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VOL. 41 | NO. 16 | Friday, April 21, 2017
There are limits to workplace loyalty
Loyalty is an important quality. It’s what helps bind friendships and loved ones. It’s what holds teams together. But – dare I say it – there are limits to loyalty.
Many of us were taught to be loyal to our companies. To some degree, this makes a lot of sense.
We should all be truthful. We should keep trade secrets private. And, we should put in an honest day’s work when we’re there.
We have a duty to be great employees each and every day.
In the past, loyalty at work also brought with it a number of great rewards. We could count on having a job every day. Job security was more of a given. Very often, hard work and commitment resulted in promotions and more money, and years of service guaranteed a comfortable retirement.
Putting the company’s needs first meant putting our own needs first to some degree.
But times have changed. Without putting blame on one side or another, it’s fair to acknowledge that things are different in many modern workplaces. It’s no longer unusual for a company to restructure and cut an entire department – with no notice. It’s also not unusual for a company to look for outside talent to save the day when things are going wrong.
This new climate puts us at an increased risk of losing our job sometime during our career – no matter how great of an employee we may be. It also means the chances go up that we could be overlooked for an internal promotion.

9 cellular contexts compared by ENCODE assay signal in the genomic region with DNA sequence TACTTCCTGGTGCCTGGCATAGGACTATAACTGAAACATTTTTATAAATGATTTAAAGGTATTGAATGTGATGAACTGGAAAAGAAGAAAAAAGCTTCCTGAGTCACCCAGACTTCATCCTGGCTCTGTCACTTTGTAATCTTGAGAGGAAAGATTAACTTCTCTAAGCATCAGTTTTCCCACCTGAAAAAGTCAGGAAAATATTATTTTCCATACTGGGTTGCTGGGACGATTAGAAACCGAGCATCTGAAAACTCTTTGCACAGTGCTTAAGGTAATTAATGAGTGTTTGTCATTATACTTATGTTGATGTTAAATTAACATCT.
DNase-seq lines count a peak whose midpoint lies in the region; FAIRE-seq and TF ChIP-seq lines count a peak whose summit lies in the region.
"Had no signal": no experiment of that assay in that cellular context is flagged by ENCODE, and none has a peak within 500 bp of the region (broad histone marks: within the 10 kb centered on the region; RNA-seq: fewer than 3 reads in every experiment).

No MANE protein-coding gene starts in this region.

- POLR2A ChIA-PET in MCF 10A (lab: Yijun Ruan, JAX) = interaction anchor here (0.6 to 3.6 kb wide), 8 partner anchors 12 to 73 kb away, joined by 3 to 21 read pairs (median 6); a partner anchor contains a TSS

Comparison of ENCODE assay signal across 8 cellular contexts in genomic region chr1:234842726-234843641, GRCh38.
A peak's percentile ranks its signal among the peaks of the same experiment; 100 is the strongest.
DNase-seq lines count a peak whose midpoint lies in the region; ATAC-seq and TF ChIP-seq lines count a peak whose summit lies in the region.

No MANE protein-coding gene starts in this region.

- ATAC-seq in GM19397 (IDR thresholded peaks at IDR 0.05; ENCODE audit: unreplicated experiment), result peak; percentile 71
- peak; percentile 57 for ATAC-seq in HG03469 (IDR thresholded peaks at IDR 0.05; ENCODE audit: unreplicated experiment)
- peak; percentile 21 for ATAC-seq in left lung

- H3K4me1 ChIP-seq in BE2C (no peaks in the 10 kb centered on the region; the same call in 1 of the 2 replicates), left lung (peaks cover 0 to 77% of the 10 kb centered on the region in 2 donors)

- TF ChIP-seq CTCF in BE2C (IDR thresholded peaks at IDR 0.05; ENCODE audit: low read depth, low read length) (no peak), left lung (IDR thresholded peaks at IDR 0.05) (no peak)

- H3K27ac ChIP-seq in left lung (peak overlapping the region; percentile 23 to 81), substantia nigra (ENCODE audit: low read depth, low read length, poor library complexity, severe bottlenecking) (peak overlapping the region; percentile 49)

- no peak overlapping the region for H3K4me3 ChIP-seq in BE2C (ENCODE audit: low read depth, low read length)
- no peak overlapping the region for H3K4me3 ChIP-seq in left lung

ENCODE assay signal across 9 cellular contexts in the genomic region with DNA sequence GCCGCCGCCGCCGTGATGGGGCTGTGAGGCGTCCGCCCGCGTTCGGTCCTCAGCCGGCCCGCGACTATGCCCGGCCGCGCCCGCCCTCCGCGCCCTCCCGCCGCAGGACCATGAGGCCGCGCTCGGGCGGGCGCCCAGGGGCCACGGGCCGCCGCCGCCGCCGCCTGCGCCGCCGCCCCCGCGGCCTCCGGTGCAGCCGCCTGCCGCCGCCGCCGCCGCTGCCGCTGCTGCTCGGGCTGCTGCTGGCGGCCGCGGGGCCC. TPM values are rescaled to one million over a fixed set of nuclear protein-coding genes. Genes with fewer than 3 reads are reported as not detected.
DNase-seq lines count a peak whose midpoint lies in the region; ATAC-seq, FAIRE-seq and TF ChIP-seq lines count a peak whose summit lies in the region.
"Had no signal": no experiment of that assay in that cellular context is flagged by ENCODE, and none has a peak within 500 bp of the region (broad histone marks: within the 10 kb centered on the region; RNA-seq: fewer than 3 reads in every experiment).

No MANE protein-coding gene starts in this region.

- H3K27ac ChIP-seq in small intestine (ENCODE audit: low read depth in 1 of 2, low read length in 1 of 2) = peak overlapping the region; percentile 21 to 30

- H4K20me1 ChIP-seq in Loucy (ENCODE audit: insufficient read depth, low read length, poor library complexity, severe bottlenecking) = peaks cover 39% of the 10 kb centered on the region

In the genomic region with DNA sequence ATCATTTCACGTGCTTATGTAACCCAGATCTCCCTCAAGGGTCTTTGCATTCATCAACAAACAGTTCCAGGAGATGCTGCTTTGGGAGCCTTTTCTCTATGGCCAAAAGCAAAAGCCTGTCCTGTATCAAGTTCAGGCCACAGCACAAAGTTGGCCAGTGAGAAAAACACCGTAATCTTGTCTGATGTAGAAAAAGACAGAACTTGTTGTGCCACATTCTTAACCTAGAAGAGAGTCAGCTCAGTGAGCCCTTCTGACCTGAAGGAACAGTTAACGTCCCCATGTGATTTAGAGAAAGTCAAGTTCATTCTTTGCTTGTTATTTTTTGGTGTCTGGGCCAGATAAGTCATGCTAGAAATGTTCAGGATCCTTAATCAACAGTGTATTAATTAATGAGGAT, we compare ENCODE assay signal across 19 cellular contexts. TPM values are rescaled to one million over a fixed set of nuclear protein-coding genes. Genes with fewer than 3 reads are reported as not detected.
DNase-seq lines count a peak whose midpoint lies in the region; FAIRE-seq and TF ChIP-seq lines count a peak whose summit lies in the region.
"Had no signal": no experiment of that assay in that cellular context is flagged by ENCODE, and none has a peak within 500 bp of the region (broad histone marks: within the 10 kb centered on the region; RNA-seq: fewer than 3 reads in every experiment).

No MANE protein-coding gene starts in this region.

And, with the effort companies are putting into recruiting external talent, it means that we may also be overlooked for a pay raise along the way.
So, what can we do about this new environment?
First, keep being a great employee each and every day. You are your own personal brand. You don’t want to be any less of a good employee just because times have changed and you are adjusting your ideas on loyalty.
Second, focus on your long-term goals. Where do you want to be in five or 10 years? As you work to achieve your goals, observe whether or not your company is supporting those goals. If you are being overlooked for promotions and raises, pay attention. The company is sending a signal.
For whatever reason, they are not aligned to your goals. Your future success is dependent upon your acceptance of this unfortunate fact.
Expand your network and begin searching for a company that does align to your personal goals. When you switch companies, you have a chance to renegotiate your salary and your title. Instead of getting a 2 percent raise this year, what if you could have a 10 percent raise (or more)?
At the end of the day, keep yourself and your future in mind. Don’t sacrifice yourself because you want to be loyal to an organization. If the organization needed to save money, their own loyalty would become much more optional.
Angela Copeland is CEO and founder of Copeland Coaching and can be reached at CopelandCoaching.com.